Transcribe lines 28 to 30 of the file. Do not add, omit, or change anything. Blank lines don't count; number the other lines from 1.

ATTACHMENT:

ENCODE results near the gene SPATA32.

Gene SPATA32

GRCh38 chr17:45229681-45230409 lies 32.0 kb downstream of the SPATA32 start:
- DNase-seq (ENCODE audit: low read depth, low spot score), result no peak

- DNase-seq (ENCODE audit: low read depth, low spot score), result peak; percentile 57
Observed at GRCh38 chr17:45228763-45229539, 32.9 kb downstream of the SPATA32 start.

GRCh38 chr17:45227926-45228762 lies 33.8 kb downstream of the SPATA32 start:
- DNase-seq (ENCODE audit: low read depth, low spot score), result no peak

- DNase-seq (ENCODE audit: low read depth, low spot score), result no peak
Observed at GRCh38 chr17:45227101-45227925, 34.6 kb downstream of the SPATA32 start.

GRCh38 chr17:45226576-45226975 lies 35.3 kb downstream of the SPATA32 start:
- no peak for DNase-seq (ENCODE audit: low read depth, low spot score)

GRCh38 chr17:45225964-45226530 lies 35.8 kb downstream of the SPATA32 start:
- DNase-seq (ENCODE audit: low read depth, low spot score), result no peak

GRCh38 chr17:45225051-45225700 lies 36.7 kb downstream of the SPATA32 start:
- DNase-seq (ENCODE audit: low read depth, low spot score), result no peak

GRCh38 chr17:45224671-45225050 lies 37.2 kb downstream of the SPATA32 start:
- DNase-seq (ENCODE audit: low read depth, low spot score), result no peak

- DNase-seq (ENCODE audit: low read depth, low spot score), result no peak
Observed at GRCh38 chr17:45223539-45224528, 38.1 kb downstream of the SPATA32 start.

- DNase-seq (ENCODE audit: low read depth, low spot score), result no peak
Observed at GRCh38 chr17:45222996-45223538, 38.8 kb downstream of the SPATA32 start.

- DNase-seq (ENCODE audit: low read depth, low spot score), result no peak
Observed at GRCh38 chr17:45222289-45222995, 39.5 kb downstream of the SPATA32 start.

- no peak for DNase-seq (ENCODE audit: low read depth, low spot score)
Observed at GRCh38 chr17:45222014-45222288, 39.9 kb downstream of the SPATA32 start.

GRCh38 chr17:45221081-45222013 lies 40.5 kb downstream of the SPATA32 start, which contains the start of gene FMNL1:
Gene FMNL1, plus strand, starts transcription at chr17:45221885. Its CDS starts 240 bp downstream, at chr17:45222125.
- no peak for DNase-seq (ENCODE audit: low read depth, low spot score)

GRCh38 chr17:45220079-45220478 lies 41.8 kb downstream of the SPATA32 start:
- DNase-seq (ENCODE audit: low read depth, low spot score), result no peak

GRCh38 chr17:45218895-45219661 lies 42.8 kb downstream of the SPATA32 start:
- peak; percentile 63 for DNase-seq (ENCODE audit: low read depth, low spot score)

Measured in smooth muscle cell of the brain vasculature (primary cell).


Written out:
Gene FMNL1, plus strand, starts transcription at chr17:45221885. Its CDS starts 240 bp downstream, at chr17:45222125.
- no peak for DNase-seq (ENCODE audit: low read depth, low spot score)

GRCh38 chr17:45220079-45220478 lies 41.8 kb downstream of the SPATA32 start: